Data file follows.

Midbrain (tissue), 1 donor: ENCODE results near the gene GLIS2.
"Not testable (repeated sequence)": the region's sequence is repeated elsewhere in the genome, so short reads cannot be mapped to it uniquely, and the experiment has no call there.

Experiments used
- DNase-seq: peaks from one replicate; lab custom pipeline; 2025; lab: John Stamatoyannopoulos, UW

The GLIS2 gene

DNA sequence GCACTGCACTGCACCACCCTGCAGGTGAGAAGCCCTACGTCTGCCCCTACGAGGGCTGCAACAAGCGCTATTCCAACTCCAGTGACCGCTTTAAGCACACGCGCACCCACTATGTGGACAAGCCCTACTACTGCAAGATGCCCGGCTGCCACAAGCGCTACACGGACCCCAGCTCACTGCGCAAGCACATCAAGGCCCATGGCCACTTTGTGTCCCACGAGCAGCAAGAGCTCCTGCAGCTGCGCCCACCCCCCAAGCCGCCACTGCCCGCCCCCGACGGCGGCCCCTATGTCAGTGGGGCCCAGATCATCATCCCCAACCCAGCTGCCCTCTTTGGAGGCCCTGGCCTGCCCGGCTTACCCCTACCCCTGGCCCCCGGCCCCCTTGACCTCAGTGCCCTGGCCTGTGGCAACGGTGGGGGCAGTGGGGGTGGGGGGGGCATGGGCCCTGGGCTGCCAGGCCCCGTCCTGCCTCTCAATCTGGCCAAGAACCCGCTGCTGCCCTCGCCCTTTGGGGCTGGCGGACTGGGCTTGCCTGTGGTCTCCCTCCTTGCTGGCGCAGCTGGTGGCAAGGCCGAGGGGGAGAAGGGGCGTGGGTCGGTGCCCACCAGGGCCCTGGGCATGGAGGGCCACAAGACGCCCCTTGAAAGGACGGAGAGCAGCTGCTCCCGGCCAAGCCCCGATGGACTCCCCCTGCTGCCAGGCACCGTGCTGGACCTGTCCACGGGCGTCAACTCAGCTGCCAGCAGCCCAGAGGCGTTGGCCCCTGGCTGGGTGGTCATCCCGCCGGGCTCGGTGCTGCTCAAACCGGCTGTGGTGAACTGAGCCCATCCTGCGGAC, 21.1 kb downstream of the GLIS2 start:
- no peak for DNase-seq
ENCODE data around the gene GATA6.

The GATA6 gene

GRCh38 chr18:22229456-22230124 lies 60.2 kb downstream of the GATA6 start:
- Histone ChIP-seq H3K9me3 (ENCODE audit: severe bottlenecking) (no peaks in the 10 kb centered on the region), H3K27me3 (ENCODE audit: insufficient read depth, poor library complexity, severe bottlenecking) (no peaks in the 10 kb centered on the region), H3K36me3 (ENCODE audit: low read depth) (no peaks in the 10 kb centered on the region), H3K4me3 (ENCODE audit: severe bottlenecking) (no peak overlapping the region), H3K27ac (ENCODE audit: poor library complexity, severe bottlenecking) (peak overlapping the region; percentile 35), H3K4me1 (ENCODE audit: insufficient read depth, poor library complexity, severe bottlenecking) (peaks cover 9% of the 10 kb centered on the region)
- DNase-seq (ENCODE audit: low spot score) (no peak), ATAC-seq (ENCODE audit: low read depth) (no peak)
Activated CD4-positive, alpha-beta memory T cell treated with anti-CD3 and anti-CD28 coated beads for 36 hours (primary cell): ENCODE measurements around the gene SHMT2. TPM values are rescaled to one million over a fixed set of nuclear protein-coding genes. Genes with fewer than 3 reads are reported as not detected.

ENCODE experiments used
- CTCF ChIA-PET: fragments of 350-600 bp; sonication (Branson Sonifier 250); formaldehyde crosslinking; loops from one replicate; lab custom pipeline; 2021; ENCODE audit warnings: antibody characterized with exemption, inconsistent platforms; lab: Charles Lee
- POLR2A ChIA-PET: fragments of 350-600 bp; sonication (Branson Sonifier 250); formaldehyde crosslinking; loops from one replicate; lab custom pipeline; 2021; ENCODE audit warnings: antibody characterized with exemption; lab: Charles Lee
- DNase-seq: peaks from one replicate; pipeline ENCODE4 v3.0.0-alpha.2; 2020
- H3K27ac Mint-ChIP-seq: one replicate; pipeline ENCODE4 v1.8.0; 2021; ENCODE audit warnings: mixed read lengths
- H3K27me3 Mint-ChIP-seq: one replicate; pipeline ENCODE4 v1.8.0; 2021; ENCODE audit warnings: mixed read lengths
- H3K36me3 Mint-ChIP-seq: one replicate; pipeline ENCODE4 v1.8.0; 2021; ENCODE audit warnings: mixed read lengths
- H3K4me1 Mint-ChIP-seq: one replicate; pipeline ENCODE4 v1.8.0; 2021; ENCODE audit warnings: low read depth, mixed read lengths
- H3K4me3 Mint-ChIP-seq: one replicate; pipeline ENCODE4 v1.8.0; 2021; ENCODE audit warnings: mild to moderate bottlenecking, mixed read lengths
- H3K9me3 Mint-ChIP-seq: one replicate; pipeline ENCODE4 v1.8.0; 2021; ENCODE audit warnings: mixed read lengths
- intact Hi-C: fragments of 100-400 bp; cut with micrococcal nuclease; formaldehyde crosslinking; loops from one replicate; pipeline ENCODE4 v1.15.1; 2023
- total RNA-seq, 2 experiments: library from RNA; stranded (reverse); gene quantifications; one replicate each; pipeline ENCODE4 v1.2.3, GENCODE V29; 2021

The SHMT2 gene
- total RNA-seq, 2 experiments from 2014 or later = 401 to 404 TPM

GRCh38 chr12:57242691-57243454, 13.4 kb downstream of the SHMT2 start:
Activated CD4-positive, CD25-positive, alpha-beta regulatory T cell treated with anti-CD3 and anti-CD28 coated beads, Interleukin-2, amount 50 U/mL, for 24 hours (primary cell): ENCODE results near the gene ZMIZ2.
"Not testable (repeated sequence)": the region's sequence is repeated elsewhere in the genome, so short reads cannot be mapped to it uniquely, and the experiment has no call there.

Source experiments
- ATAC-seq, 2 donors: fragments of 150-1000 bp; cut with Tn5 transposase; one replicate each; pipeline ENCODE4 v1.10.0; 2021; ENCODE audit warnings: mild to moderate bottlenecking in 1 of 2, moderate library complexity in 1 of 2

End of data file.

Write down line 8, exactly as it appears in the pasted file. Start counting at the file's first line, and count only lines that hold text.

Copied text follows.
ENCODE data around the gene GATA6.